"Use your words" But what words?
By Hedda Sharapan
In just a few days I hope to be seeing many of you at the NAEYC annual conference in DC. Dr. Roberta Schomburg, and I will be presenting our “Mad Feelings” workshop as a NAEYC featured session Saturday afternoon. I’ve had the chance to present this workshop hundreds of times since we developed it with Fred Rogers more than a dozen years ago, and it’s great to keep on hearing that this material continues to be so meaningful and so helpful. We all know how hard it can be to deal with children’s anger.
When I gave this workshop recently, somebody asked about a common situation -- two children tugging at the same plaything. Can’t you just hear, “If you two can’t share it, I’m going to have to take it away.” The problem with that solution is that nobody wins -- nobody can play with it, and nobody learns conflict resolution either! Besides that, maybe they just aren't able to share yet. And it’s such a teachable moment! (I just marvel at toddler teachers who are managing to help a roomful of very young children who can’t yet share, who can’t yet see things from another person's perspective, who don’t yet have self-control and don’t yet have many words to express themselves.)
The other day in a Chicago area child care center I watched a teacher take advantage of a moment to help two very young toddlers who don’t have many words and certainly not many social skills. Here’s what happened -- the teacher noticed a struggle when one boy grabbed at a stuffed animal that the other one had. She didn’t insist they share. Instead, she called out to the boy who originally had it, “Tell him ‘MINE!’” One word is all he needed. Obviously that teacher has worked hard at helping the children in her group find ways to manage conflicts like that, because I watched the boy call out that powerful word, and I saw the other child let go. He wasn’t very happy, but even he heard the power of words.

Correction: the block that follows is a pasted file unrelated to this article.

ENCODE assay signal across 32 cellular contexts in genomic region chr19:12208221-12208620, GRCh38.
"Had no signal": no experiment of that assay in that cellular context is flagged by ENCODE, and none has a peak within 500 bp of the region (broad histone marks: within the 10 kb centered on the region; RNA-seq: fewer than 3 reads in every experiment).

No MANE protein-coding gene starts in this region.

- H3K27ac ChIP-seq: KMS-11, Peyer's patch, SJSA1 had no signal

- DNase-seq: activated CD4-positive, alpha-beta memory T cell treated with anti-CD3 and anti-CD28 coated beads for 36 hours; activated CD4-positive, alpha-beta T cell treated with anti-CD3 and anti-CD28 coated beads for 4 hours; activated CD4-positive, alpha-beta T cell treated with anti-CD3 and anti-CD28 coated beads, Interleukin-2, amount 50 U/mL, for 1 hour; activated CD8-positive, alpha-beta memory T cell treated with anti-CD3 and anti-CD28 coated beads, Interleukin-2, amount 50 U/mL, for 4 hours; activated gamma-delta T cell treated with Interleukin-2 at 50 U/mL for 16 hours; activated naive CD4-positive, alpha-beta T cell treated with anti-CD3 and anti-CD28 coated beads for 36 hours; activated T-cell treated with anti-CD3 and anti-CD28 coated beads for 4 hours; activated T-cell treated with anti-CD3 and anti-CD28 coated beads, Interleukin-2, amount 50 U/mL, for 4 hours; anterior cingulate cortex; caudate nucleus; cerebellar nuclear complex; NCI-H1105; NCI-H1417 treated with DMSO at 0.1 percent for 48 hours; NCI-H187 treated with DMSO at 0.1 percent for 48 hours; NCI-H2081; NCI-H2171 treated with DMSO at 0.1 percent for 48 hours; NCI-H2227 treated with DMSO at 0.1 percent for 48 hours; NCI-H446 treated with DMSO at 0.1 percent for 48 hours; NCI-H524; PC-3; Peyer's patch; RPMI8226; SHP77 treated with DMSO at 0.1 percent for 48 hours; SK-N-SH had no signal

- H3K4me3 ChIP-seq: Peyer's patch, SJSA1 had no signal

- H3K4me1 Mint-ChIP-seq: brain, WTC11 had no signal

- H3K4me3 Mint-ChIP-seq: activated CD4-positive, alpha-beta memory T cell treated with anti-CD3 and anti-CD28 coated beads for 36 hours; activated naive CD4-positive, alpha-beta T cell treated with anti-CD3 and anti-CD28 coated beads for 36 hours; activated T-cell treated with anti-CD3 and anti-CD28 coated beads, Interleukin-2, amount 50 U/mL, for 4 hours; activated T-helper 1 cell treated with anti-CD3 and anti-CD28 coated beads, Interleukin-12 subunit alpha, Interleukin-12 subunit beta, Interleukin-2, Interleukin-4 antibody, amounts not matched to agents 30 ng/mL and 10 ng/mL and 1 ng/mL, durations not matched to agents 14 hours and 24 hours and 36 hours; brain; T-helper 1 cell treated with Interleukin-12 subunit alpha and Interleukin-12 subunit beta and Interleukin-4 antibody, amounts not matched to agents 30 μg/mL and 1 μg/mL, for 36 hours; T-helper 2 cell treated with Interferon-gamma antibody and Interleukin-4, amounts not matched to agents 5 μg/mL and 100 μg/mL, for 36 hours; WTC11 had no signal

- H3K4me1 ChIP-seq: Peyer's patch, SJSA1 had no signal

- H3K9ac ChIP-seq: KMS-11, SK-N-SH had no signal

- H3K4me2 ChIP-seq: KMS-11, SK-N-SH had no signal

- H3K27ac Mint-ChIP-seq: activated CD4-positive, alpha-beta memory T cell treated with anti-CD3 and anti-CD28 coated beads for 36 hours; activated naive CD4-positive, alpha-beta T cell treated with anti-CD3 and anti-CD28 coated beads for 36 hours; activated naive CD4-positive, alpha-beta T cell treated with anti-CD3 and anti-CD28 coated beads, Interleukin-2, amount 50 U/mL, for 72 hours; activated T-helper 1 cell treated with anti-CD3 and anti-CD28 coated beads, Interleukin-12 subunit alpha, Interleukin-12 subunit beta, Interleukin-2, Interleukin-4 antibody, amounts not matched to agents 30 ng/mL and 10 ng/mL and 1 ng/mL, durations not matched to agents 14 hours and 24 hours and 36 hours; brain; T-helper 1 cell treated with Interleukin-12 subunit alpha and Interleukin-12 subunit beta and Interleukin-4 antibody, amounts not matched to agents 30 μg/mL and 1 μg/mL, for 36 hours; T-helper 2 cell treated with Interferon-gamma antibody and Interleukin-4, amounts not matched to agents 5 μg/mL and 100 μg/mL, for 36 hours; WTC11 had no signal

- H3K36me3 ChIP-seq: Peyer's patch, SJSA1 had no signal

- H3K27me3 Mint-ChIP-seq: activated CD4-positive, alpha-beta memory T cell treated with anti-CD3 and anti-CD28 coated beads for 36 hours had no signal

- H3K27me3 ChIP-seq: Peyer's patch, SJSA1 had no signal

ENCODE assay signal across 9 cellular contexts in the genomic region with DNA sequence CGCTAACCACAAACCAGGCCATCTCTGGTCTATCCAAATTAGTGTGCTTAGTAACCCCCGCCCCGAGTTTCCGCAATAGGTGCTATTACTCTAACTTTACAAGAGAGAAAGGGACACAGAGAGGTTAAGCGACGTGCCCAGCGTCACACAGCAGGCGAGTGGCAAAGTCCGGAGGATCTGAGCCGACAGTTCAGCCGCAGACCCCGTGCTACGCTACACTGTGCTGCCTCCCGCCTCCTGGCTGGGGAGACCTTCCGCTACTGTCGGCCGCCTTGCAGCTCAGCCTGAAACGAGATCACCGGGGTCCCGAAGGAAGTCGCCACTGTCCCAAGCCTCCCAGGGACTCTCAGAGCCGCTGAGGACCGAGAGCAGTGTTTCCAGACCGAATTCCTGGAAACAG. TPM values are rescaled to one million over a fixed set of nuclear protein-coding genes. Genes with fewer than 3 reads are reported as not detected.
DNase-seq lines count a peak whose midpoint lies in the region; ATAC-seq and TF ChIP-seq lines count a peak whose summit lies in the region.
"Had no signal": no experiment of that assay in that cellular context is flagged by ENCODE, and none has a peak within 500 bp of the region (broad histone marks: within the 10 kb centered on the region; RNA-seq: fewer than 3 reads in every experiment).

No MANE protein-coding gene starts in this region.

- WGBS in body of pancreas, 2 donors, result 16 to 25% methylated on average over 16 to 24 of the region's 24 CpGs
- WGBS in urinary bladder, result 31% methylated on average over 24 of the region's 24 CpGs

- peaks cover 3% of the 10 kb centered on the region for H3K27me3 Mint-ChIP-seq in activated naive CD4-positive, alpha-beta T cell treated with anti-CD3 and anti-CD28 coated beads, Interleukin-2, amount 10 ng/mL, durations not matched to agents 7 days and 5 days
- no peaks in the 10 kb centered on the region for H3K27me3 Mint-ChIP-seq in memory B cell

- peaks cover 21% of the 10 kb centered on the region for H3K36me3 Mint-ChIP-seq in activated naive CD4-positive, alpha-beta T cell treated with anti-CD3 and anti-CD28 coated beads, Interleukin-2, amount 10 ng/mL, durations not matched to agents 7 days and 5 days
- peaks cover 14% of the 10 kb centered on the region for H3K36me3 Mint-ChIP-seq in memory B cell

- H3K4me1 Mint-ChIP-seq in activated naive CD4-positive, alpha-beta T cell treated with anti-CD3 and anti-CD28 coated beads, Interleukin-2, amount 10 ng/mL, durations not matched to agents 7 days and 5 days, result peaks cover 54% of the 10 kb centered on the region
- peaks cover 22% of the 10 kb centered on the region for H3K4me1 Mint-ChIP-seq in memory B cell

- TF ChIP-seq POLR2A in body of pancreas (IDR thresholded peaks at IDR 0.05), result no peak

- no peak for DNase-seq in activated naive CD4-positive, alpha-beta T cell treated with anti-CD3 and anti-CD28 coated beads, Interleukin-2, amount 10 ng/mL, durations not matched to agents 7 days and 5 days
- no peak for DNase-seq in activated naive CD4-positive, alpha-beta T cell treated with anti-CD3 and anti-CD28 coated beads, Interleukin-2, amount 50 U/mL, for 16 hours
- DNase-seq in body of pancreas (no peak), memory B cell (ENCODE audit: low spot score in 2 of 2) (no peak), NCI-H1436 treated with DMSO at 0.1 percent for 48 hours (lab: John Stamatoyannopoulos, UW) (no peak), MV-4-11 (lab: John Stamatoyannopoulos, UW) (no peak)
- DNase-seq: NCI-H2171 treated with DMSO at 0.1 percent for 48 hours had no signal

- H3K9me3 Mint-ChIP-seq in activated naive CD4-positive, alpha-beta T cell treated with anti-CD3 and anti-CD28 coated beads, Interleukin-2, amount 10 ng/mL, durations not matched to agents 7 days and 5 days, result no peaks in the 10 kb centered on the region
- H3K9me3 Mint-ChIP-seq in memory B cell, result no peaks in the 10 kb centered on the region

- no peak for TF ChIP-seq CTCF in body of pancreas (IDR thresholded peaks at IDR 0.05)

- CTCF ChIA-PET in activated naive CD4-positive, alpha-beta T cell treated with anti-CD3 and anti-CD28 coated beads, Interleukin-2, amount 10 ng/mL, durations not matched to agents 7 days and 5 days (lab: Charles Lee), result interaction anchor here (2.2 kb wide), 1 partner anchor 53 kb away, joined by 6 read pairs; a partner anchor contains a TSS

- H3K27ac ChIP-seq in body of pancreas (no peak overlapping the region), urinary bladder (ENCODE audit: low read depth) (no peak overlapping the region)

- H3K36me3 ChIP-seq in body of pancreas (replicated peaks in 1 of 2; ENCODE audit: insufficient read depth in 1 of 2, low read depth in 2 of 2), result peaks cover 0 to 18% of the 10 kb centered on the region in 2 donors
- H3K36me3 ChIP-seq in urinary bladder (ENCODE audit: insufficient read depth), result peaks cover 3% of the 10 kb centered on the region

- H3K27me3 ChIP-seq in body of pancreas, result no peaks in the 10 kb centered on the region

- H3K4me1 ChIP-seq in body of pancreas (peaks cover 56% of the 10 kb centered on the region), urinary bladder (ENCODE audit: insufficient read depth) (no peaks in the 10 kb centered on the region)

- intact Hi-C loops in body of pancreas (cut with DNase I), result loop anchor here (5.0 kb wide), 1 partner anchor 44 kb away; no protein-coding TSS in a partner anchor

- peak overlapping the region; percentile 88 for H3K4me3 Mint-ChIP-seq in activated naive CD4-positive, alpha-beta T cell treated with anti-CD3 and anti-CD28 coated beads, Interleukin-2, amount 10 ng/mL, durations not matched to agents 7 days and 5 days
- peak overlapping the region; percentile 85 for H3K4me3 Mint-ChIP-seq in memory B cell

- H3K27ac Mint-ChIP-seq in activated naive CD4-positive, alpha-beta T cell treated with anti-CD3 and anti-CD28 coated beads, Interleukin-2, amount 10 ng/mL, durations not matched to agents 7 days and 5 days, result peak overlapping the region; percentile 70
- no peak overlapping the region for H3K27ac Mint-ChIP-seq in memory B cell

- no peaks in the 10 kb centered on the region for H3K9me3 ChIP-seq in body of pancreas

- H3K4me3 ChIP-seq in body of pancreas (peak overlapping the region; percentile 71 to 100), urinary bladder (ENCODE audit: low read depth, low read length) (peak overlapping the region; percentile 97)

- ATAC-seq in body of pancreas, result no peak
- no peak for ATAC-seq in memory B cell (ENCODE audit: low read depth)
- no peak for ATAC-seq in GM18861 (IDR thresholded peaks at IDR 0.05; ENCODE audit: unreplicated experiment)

A Video from Child Care
As children get more fluent and have more social skills, we can give them even more help “using words.” Here’s a scene from our Mad Feelings workshop. Watch how the teacher helps two young preschoolers who both want the same toy bus.
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I’d love to hear from you about how words have been effective with the children in your care at angry times. Please e-mail me at firstname.lastname@example.org.
M.S. Child Development
Director of Early Childhood Initiatives
P.S. It would be great to see you at NAEYC. Come join us at our “Mad Feelings” workshop – or at our “Lullabies to Literacy” workshop earlier Saturday morning with its focus on infants and toddlers. They’re both essentially about relationships – isn’t it all!
From Fred Rogers
"What a gift we all give to children when we encourage them to talk about what makes them happy, jealous, angry, shy, afraid, or proud. Whether we're children or adults, adding to our emotional vocabulary can often add to our ability to cope with what we're feeling. Using words to describe what's inside helps remind us that what we're experiencing is human...and mentioning our feelings to others can make those feelings more manageable."
from Many Ways to Say I Love You
Can You See What I’m Thinking
Through “Can You See What I’m Thinking,” children can learn that no one can “read” their thoughts, so they need to communicate with words or non-hurtful actions to let people know how they feel.
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